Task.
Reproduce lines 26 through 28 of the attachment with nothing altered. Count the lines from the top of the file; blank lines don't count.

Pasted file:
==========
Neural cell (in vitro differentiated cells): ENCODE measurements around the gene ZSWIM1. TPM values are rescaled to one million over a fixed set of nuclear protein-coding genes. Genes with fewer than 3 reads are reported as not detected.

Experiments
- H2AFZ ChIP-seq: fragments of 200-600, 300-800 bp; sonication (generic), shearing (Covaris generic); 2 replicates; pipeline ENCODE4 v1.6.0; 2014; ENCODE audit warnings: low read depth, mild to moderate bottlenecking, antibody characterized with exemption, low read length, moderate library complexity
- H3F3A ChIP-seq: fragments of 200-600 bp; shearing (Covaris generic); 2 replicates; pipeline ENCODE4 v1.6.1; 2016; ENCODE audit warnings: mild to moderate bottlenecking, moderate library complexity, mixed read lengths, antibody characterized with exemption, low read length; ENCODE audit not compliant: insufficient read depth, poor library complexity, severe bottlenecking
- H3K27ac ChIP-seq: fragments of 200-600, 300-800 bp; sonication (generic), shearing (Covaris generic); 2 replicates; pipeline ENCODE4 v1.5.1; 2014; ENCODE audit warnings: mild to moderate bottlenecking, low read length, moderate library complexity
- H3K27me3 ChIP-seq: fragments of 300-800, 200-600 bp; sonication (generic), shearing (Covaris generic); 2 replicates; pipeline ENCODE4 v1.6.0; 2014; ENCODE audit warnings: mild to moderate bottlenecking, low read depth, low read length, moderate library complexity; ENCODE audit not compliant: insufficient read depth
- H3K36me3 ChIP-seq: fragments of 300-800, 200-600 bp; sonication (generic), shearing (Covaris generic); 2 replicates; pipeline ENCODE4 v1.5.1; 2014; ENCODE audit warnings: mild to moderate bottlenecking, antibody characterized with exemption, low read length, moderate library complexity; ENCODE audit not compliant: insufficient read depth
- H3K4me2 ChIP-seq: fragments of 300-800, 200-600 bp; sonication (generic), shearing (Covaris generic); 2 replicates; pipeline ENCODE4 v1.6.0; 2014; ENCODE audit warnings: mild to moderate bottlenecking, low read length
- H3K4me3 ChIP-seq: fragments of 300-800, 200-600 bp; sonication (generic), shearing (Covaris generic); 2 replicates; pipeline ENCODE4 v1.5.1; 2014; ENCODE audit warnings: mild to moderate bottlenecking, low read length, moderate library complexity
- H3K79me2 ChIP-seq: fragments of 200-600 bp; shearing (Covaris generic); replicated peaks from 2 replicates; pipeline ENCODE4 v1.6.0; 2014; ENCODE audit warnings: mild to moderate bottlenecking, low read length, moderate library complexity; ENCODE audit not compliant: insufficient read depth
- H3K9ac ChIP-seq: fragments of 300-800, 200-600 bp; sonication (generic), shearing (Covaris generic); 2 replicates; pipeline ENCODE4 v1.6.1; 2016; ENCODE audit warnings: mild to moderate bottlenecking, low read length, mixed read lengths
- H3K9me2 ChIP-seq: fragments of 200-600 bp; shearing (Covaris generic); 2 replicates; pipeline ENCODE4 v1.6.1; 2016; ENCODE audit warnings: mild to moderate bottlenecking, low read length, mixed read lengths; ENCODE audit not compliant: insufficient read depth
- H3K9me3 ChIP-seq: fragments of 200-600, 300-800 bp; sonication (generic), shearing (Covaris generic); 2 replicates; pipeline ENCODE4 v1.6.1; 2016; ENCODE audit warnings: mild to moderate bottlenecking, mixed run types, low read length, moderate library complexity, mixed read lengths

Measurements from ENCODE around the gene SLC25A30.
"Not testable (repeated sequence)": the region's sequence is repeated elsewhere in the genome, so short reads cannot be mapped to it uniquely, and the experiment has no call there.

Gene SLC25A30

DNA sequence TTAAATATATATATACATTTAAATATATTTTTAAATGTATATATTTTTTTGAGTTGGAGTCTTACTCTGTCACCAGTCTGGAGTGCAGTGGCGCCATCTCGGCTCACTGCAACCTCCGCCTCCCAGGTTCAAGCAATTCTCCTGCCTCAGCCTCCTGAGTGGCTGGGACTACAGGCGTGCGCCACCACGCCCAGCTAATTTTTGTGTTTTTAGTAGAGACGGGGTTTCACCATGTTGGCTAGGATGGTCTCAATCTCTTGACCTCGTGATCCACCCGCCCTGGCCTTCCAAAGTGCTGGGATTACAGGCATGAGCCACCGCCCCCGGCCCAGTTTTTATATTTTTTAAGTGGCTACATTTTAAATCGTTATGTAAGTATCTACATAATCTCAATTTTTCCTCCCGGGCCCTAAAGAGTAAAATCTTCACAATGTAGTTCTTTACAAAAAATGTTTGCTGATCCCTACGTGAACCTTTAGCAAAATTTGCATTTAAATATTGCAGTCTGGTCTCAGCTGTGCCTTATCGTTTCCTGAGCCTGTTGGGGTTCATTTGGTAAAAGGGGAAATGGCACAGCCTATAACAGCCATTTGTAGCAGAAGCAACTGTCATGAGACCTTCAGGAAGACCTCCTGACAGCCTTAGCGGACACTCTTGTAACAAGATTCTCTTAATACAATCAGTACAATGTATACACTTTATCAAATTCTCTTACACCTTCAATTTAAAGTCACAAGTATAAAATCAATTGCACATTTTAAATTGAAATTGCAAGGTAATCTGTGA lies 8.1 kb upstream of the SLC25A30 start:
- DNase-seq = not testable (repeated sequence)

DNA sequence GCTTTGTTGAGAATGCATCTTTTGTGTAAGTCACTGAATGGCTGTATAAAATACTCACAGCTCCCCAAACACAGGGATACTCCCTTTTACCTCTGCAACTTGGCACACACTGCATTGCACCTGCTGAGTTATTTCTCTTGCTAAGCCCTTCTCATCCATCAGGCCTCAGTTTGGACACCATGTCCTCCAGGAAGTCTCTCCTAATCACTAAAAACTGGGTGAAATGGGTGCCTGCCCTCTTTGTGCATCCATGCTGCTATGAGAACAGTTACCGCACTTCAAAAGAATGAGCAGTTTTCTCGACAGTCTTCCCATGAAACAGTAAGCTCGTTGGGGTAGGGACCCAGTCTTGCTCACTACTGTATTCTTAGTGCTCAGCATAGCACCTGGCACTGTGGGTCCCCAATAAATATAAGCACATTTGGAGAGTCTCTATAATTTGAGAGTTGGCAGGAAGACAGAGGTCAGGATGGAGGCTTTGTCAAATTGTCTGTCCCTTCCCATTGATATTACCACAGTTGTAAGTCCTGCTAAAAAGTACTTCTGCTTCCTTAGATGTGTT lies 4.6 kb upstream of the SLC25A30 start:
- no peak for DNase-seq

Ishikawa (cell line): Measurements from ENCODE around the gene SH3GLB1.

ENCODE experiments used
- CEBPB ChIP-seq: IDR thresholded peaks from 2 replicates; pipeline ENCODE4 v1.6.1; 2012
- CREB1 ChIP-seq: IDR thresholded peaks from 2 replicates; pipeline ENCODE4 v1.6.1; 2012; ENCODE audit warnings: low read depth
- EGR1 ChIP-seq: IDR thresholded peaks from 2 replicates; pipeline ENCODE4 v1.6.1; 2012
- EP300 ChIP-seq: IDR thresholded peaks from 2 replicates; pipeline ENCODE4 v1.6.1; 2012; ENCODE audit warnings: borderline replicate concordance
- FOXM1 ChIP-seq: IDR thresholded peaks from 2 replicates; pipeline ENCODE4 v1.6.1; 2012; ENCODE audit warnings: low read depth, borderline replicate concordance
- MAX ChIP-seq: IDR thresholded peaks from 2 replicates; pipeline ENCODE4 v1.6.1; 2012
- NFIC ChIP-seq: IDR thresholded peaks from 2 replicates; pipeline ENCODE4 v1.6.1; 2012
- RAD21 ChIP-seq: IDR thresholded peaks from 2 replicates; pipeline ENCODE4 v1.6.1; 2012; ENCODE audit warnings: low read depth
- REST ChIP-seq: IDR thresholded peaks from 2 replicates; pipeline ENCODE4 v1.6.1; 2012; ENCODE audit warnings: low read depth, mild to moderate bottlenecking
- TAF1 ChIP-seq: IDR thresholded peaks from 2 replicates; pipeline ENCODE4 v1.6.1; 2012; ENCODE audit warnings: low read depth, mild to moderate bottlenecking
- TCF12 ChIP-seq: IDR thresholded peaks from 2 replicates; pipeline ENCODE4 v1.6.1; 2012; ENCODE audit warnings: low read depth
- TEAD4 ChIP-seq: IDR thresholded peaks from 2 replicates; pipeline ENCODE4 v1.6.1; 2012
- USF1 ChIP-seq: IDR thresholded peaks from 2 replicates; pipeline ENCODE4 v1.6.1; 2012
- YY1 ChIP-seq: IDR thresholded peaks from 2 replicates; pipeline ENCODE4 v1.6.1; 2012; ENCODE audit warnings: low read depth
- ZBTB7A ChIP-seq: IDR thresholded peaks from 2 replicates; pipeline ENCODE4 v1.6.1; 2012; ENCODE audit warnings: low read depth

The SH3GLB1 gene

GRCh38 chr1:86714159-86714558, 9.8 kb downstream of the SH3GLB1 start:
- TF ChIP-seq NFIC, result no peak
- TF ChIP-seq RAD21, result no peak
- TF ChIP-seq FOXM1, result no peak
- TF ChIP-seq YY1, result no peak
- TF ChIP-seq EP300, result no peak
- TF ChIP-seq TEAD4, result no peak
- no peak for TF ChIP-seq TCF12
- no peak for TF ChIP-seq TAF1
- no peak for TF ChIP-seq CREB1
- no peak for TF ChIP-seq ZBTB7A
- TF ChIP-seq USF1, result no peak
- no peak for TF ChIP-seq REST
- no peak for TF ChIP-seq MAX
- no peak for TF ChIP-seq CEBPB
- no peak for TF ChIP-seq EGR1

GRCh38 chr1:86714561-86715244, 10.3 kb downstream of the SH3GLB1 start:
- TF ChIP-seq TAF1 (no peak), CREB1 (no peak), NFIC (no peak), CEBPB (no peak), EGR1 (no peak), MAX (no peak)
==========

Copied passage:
- EP300 ChIP-seq: IDR thresholded peaks from 2 replicates; pipeline ENCODE4 v1.6.1; 2012; ENCODE audit warnings: borderline replicate concordance
- FOXM1 ChIP-seq: IDR thresholded peaks from 2 replicates; pipeline ENCODE4 v1.6.1; 2012; ENCODE audit warnings: low read depth, borderline replicate concordance
- MAX ChIP-seq: IDR thresholded peaks from 2 replicates; pipeline ENCODE4 v1.6.1; 2012